Whenever summer storms hit and waters rise, EV critics say you can’t drive one in high water. Well, we know better!
This past weekend, we shared a video of a new Rivian R1T owner who seemed just bent on drowning their new electric pickup at an Idaho boat launch, but it didn’t go down that way. The truck powered through the more than 3′ of water — while still towing the boat and trailer! — like it wasn’t even there. You can check out the article here, but the really interesting thing about this story wasn’t the video, itself … it was all the comments from people who didn’t know you could drive an EV in water.
Where Did the Myth Come From?
You’ve probably seen the image above (or one like it). It comes from a 2020 Reddit thread and features a number of Tesla Superchargers that had been installed in a floodplain in Wokingham, UK. These pictures sparked (sorry) a lot of conversation online, with plenty of toaster-in-the-bath tub type comments offered in a half joking, half, “Am I gonna die!?” sort of sentiment.
That’s understandable. People want to feel safe — and the ability to “fuel up” in the wet is critically important to widespread EV adoption.
Over at Autotrader.com, they interviewed Jonathon Ratliff, senior manager of Nissan North America’s zero emission technology development at Nissan’s technical center in Farmington Hills, Michigan. “Absolutely, it’s safe to charge in nearly any weather condition,” he says. “That’s because electric vehicles are purposefully engineered to withstand rain and water intrusion, not to mention pesky dust particles that could wreak havoc on an electric system.”
A quick click or two to the Consumer Protection Safety Commission (CPSC) website will also reveal that, “federal law requires manufacturers to test many consumer products for compliance with consumer product safety requirements. Electric shock is among them.” And, if you want to dig deeper, you can read this 2017 rule written by the National Highway Traffic Safety Administration (NHTSA) titled, “Federal Motor Vehicle Safety Standards; Electric-Powered Vehicles: Electrolyte Spillage and Electrical Shock Protection,” but be warned: it’s not exactly a page-turner.
Finally, you should consider that engineers are smart. Yes, even smarter than us, and (as we’ve written, elsewhere), “there is zero chance the engineers who installed those chargers (above) haven’t thought through this exact scenario at least a half-dozen times, and built in any number of fail-safe and ground fault protection measures in the process. If there’s a short caused by the water, the most likely scenario is that the chargers shuts itself off until the flood is over,” so you might not be able to charge if you’re dealing with wide-scale flooding, but you won’t get a few thousand volts jammed through your body, either.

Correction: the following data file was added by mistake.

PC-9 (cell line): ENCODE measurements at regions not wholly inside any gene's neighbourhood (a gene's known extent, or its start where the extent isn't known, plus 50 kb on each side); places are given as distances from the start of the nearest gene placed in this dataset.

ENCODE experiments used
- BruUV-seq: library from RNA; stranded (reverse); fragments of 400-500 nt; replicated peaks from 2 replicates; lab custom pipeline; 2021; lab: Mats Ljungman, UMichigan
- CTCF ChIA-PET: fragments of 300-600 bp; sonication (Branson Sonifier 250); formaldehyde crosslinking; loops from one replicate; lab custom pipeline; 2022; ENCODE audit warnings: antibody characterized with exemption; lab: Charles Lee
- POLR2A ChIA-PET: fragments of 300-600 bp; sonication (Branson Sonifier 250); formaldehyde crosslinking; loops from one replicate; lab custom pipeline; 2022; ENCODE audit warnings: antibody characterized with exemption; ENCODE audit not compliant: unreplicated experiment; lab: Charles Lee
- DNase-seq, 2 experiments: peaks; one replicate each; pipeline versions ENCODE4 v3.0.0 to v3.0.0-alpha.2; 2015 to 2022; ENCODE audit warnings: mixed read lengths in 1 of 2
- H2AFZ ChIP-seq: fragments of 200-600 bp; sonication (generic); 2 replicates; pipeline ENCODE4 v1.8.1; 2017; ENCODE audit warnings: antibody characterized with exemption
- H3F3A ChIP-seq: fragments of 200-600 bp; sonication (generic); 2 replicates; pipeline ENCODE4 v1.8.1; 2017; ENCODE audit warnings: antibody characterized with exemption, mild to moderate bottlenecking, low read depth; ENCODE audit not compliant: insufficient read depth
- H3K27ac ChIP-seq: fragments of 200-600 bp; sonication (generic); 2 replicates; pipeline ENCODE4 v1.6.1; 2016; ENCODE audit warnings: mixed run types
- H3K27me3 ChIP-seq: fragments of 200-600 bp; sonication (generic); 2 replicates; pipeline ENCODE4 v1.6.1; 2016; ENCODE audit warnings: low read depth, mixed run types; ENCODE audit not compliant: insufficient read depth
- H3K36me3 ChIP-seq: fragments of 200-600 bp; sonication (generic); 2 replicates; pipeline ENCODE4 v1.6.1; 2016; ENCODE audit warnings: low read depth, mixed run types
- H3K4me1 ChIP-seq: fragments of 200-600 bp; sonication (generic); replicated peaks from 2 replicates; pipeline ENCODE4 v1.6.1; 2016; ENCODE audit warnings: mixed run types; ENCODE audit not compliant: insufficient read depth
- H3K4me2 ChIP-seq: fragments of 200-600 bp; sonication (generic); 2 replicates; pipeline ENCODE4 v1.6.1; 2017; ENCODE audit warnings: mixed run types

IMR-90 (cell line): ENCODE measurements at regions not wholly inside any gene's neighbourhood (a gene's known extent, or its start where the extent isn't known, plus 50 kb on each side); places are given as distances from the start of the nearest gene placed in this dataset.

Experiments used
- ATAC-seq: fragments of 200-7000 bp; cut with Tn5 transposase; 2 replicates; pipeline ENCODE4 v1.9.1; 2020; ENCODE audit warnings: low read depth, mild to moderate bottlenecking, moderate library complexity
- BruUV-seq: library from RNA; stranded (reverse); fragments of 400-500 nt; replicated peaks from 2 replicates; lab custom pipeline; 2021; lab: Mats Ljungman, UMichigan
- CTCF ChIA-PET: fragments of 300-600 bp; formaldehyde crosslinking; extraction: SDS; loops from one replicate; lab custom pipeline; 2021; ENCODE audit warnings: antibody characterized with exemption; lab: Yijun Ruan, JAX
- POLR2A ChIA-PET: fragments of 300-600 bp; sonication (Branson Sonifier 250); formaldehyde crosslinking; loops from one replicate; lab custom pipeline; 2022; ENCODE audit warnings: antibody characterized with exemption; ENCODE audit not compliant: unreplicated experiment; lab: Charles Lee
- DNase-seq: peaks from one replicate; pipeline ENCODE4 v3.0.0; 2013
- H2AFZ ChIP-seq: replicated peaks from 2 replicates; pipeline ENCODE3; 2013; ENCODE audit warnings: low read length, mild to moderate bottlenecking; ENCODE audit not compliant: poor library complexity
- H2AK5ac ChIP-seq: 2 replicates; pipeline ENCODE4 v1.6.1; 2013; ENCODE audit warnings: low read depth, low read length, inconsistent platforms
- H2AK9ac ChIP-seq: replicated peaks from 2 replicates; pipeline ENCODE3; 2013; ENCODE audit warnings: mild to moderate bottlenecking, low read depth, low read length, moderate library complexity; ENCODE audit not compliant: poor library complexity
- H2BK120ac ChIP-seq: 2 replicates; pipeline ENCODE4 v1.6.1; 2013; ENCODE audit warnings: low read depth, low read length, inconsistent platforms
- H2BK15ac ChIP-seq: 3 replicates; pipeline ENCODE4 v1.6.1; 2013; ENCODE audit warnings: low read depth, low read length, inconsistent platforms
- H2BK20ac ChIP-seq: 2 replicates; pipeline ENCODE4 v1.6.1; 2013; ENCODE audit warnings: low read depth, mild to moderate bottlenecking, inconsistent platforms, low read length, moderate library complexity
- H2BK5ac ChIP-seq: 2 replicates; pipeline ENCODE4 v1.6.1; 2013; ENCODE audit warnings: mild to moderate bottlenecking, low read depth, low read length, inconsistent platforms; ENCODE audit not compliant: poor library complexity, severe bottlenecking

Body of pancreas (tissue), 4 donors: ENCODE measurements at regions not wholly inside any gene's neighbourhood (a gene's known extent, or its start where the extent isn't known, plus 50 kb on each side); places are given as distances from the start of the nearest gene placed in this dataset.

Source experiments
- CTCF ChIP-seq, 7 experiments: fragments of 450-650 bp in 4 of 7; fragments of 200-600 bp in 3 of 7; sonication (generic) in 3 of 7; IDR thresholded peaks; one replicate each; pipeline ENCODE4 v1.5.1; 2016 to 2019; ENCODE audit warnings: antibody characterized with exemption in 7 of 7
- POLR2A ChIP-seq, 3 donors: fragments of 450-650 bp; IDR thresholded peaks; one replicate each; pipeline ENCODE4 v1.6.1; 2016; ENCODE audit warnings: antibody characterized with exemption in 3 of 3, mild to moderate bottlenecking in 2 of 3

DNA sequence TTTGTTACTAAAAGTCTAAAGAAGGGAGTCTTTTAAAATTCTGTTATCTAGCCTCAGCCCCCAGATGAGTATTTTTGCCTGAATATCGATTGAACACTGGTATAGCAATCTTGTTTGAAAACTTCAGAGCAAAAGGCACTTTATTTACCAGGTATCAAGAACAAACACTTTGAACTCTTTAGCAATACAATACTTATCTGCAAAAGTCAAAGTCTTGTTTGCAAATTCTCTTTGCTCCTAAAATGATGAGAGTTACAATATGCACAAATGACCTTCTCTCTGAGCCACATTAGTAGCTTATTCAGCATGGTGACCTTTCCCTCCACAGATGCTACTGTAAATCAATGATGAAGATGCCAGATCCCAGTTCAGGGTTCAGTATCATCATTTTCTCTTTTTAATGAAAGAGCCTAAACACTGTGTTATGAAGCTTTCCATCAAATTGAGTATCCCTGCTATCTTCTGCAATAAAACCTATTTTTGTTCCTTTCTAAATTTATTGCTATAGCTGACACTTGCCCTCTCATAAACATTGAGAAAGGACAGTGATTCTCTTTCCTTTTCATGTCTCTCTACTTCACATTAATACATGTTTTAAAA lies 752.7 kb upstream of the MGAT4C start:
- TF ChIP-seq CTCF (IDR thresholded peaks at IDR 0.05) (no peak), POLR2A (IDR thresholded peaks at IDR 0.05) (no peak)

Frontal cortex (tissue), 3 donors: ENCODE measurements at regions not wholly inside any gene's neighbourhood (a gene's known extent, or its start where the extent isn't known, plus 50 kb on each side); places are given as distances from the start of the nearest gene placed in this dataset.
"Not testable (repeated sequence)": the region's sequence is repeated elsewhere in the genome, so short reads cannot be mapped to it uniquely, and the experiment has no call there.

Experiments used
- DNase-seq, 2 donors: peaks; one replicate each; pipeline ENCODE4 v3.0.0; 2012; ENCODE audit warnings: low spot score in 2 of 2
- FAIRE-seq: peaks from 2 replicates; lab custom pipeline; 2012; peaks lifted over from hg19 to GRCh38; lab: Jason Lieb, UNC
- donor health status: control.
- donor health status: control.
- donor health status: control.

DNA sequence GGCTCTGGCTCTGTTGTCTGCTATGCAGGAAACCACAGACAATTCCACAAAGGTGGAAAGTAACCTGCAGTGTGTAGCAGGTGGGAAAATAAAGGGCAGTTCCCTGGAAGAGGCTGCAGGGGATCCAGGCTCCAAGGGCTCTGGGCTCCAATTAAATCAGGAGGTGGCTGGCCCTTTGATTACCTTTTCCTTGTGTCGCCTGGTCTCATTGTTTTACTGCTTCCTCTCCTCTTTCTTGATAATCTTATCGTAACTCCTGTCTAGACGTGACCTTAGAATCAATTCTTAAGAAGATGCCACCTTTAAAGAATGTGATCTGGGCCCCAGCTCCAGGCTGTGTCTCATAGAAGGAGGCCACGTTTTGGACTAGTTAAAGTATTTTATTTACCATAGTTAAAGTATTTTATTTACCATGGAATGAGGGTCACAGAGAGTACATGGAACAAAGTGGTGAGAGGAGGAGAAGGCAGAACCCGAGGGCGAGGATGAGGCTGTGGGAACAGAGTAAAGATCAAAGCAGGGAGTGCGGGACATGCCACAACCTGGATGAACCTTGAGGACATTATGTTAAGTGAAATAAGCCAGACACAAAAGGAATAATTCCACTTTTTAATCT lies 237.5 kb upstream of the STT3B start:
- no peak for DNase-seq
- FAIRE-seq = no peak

About that Lotus Submarine
You’re not hallucinating. That is a real, honest-to-goodness, all-electric Lotus Elan built by Swiss tuning firm Rinspeed and launched outside of West Palm Beach, FL back in 2008, while yours truly was still helping build go-fast Mercedes at RENNtech.
Inspired by the famous underwater Esprit in the classic James Bond movie, “The Spy Who Loved Me,” this one-off submarine actually did the thing, thanks to some mechanical propellers and a little help from our Electrify Expo buddies at SeaBob.
“With the ‘sQuba,’ the world’s first real submersible car, the movie fake now becomes reality for visitors of the Geneva Motor Show (March, 2008),” reads the original, fourteen year old press release. “Rinspeed boss Frank M. Rinderknecht is known for his extraordinary automotive creations. The acknowledged James Bond enthusiast and Swiss automobile visionary kept revisiting this scene in his mind over and over: ‘For three decades, I have tried to imagine how it might be possible to build a car that can fly under water. Now we have made this dream come true.'”
“And it is this submerged stabile flight at a depth of 10 meters that sets the ‘sQuba’ apart from military vehicles. While the latter can go under water, they are limited to driving slowly over the submerged ground. Rinderknecht: ‘It is undoubtedly not an easy task to make a car watertight and pressure resistant enough to be maneuverable under water. The real challenge however was to create a submersible car that moves like a fish in water.'”
You can check out a few more pictures of the sQuba, below, then let us know what you think of this submersible sportscar — and any other myths you may have heard about electric cars and water — in the comments section at the bottom of the page.
Rinspeed sQuba Photo Gallery
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